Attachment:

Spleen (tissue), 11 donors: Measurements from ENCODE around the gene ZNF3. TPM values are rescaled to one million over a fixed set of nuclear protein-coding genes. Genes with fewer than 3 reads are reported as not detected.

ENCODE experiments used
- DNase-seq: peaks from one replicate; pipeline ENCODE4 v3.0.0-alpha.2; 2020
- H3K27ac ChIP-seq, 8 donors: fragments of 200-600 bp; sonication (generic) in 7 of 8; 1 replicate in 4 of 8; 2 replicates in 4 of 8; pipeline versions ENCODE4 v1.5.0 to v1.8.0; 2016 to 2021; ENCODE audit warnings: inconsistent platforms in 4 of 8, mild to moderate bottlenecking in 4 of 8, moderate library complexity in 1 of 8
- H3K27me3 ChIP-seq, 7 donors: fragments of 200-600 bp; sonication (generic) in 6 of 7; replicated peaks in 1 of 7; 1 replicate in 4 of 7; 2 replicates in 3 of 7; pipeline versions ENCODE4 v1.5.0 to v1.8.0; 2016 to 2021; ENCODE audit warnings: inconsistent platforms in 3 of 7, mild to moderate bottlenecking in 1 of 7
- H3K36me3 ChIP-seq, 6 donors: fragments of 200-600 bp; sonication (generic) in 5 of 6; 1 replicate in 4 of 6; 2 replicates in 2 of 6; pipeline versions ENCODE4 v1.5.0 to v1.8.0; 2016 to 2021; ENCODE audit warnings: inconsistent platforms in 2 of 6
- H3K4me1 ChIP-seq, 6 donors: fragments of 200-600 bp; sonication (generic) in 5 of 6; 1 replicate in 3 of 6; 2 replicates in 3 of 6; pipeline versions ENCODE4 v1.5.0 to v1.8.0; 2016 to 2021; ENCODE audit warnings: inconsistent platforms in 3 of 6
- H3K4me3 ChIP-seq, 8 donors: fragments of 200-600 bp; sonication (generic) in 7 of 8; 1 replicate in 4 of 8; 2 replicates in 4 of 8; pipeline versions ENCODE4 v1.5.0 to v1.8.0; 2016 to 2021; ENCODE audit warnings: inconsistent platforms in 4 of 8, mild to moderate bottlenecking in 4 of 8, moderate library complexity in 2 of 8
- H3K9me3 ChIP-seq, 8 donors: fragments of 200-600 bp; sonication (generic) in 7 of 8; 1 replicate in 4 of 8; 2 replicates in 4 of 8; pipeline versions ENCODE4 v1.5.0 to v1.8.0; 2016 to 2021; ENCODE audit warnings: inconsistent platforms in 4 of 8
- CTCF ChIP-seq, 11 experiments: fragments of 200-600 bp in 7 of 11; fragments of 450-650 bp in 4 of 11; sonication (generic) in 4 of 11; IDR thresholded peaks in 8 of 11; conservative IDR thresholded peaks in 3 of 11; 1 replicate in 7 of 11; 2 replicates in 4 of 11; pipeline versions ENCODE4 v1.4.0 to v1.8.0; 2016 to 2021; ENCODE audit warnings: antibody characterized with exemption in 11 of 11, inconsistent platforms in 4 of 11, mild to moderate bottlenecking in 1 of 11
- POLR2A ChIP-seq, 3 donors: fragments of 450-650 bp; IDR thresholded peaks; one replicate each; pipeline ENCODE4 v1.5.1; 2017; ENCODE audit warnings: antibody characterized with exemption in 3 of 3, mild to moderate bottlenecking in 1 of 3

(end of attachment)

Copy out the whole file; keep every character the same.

Spleen (tissue), 11 donors: Measurements from ENCODE around the gene ZNF3. TPM values are rescaled to one million over a fixed set of nuclear protein-coding genes. Genes with fewer than 3 reads are reported as not detected.

ENCODE experiments used
- DNase-seq: peaks from one replicate; pipeline ENCODE4 v3.0.0-alpha.2; 2020
- H3K27ac ChIP-seq, 8 donors: fragments of 200-600 bp; sonication (generic) in 7 of 8; 1 replicate in 4 of 8; 2 replicates in 4 of 8; pipeline versions ENCODE4 v1.5.0 to v1.8.0; 2016 to 2021; ENCODE audit warnings: inconsistent platforms in 4 of 8, mild to moderate bottlenecking in 4 of 8, moderate library complexity in 1 of 8
- H3K27me3 ChIP-seq, 7 donors: fragments of 200-600 bp; sonication (generic) in 6 of 7; replicated peaks in 1 of 7; 1 replicate in 4 of 7; 2 replicates in 3 of 7; pipeline versions ENCODE4 v1.5.0 to v1.8.0; 2016 to 2021; ENCODE audit warnings: inconsistent platforms in 3 of 7, mild to moderate bottlenecking in 1 of 7
- H3K36me3 ChIP-seq, 6 donors: fragments of 200-600 bp; sonication (generic) in 5 of 6; 1 replicate in 4 of 6; 2 replicates in 2 of 6; pipeline versions ENCODE4 v1.5.0 to v1.8.0; 2016 to 2021; ENCODE audit warnings: inconsistent platforms in 2 of 6
- H3K4me1 ChIP-seq, 6 donors: fragments of 200-600 bp; sonication (generic) in 5 of 6; 1 replicate in 3 of 6; 2 replicates in 3 of 6; pipeline versions ENCODE4 v1.5.0 to v1.8.0; 2016 to 2021; ENCODE audit warnings: inconsistent platforms in 3 of 6
- H3K4me3 ChIP-seq, 8 donors: fragments of 200-600 bp; sonication (generic) in 7 of 8; 1 replicate in 4 of 8; 2 replicates in 4 of 8; pipeline versions ENCODE4 v1.5.0 to v1.8.0; 2016 to 2021; ENCODE audit warnings: inconsistent platforms in 4 of 8, mild to moderate bottlenecking in 4 of 8, moderate library complexity in 2 of 8
- H3K9me3 ChIP-seq, 8 donors: fragments of 200-600 bp; sonication (generic) in 7 of 8; 1 replicate in 4 of 8; 2 replicates in 4 of 8; pipeline versions ENCODE4 v1.5.0 to v1.8.0; 2016 to 2021; ENCODE audit warnings: inconsistent platforms in 4 of 8
- CTCF ChIP-seq, 11 experiments: fragments of 200-600 bp in 7 of 11; fragments of 450-650 bp in 4 of 11; sonication (generic) in 4 of 11; IDR thresholded peaks in 8 of 11; conservative IDR thresholded peaks in 3 of 11; 1 replicate in 7 of 11; 2 replicates in 4 of 11; pipeline versions ENCODE4 v1.4.0 to v1.8.0; 2016 to 2021; ENCODE audit warnings: antibody characterized with exemption in 11 of 11, inconsistent platforms in 4 of 11, mild to moderate bottlenecking in 1 of 11
- POLR2A ChIP-seq, 3 donors: fragments of 450-650 bp; IDR thresholded peaks; one replicate each; pipeline ENCODE4 v1.5.1; 2017; ENCODE audit warnings: antibody characterized with exemption in 3 of 3, mild to moderate bottlenecking in 1 of 3